While the Central Intelligence Agency does its own clearance investigations, agencies such as the State Department, Defense Department and National Security Agency, which eavesdrops on the world, all use OPM's services to some degree.
Intelligence veterans said the breach may prove disastrous because China could use it to find relatives of U.S. officials abroad as well as evidence of love affairs or drug use which could be used to blackmail or influence U.S. officials.
An even worse scenario would be the mass unmasking of covert operatives in the field, they said.
"The potential loss here is truly staggering and, by the way, these records are a legitimate foreign intelligence target," said retired Gen. Michael Hayden, a former CIA and NSA director. "This isn't shame on China. This is shame on us."
The SF 86 form, which is 127-pages long, is extraordinarily comprehensive and intrusive.
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Among other things, applicants must list where they have lived; contacts with foreign citizens and travel abroad; the names and personal details of relatives; illegal drug use and mental health counseling except in limited circumstances.
A review of appeals of security denials published on the web shows the variety of information now in possession of the hackers, including financial troubles, infidelities, psychiatric diagnoses, substance abuse, health issues and arrests.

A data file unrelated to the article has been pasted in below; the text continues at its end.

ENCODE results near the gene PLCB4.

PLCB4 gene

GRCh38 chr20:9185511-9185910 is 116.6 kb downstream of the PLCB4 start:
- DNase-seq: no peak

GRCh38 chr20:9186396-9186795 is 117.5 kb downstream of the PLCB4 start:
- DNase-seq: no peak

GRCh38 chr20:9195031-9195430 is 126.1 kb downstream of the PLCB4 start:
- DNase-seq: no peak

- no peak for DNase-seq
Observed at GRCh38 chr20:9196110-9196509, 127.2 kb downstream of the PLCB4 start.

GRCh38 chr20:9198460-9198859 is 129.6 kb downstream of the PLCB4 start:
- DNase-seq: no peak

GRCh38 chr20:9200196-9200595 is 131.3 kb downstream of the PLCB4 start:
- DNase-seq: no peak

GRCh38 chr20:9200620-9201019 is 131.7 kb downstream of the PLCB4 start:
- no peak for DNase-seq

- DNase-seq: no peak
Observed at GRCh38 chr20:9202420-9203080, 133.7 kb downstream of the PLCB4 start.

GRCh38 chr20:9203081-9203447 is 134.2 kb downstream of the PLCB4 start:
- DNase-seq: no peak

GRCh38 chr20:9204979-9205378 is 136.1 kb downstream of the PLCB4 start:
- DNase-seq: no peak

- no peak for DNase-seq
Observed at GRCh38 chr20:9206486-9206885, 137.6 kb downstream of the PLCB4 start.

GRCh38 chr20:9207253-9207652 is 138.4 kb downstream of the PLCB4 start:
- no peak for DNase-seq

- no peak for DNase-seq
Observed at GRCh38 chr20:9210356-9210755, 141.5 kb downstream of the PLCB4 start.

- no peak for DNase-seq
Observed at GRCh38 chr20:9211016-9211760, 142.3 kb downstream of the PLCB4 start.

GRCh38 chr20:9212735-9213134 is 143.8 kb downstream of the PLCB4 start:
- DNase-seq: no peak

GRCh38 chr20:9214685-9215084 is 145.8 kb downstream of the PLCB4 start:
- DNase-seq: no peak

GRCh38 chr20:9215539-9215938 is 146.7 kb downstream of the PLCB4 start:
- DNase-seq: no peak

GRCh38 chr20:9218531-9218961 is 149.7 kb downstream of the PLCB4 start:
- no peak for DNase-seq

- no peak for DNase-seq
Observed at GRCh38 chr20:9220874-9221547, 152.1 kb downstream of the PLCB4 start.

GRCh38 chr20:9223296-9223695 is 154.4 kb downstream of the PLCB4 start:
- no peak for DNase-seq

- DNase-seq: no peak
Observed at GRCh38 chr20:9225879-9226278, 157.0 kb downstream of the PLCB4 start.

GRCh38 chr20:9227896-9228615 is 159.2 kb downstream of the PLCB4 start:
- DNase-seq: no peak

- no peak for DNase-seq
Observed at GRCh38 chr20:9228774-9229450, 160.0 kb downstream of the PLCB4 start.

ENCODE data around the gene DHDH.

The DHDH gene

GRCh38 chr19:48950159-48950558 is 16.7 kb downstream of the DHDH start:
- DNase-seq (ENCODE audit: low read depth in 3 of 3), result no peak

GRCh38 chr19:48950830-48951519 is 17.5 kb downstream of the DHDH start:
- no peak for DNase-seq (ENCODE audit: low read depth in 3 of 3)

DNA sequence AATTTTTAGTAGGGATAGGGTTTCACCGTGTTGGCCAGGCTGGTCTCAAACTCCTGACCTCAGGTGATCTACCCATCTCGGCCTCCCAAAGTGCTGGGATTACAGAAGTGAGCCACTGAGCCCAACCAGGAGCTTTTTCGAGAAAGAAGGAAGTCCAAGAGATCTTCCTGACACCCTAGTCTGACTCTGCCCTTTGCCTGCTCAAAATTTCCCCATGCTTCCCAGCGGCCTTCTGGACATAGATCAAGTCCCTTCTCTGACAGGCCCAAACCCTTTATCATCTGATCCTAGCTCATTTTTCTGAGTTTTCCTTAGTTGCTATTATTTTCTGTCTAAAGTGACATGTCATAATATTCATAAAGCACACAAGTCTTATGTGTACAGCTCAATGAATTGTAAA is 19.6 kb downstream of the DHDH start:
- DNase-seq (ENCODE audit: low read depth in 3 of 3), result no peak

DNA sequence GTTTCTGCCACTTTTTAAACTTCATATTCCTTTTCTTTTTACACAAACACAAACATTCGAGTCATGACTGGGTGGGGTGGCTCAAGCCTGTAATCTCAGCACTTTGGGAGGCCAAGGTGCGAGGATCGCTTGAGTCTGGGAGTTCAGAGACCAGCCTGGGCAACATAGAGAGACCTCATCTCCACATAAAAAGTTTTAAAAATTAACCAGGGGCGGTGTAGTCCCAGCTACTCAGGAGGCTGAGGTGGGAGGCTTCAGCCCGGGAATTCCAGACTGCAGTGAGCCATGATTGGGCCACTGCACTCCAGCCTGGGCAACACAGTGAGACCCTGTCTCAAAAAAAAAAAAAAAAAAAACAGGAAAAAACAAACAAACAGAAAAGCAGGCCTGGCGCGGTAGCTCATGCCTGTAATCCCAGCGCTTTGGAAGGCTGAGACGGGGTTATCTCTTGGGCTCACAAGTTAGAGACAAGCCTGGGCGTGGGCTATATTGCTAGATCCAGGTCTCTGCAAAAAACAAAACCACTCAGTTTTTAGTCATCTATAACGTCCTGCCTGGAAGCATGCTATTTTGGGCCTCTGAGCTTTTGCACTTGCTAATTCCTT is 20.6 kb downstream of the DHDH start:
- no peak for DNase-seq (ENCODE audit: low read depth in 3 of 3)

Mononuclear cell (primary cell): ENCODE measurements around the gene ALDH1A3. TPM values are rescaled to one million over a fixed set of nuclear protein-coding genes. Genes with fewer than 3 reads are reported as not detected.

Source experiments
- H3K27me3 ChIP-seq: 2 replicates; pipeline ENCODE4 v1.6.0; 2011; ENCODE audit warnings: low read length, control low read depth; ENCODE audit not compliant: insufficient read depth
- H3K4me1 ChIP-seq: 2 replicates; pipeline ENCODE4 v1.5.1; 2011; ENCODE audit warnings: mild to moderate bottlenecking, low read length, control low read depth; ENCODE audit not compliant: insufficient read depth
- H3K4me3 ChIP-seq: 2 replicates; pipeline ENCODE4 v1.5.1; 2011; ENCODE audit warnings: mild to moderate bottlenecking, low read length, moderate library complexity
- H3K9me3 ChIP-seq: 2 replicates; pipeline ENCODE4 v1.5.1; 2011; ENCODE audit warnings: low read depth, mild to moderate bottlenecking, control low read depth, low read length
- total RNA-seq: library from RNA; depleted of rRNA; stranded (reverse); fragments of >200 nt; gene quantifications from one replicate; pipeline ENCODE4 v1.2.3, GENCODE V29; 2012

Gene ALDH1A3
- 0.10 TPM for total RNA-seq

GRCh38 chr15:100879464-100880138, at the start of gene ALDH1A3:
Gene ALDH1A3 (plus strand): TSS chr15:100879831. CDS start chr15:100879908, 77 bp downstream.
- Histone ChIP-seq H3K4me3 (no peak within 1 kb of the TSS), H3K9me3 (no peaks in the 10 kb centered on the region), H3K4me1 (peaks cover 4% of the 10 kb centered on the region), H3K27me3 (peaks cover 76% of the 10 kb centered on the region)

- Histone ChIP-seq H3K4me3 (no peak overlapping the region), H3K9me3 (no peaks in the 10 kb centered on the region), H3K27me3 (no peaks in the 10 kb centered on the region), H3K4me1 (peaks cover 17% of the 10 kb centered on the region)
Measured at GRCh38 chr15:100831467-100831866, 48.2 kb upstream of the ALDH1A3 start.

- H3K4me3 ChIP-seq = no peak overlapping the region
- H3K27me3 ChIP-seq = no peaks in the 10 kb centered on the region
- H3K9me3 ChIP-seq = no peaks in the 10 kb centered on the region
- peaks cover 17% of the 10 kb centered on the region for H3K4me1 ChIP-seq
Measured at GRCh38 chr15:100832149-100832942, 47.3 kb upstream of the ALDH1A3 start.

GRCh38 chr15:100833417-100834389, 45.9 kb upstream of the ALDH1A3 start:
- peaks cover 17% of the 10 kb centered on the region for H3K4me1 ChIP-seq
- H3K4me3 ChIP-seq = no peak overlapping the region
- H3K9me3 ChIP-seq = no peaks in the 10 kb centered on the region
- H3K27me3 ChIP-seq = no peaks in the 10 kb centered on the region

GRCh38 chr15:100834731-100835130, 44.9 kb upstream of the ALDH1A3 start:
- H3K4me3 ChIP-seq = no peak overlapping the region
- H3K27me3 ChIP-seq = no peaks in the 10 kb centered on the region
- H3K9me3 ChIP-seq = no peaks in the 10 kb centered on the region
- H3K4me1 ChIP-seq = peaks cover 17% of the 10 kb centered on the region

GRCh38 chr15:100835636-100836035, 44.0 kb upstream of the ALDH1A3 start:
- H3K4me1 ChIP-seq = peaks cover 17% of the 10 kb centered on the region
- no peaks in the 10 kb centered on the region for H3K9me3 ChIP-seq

"It's kind of scary that somebody could know that much about us," said a former senior U.S. diplomat, pointing out the ability to use such data to impersonate an American official online, obtain passwords and plunder bank accounts.
Some agencies less vulnerable
A U.S. official familiar with security procedures, but who declined to be identified, said some agencies do not use OPM for clearances, meaning their employees' data was at first glance less likely to have been compromised.
However, the former senior diplomat said someone with access to a complete set of SF 86 forms and to the names of officials at U.S. embassies, which are usually public, could compare the two and make educated guesses about who might be a spy.
"Negative information is an indicator just as much as a positive information," said the former diplomat.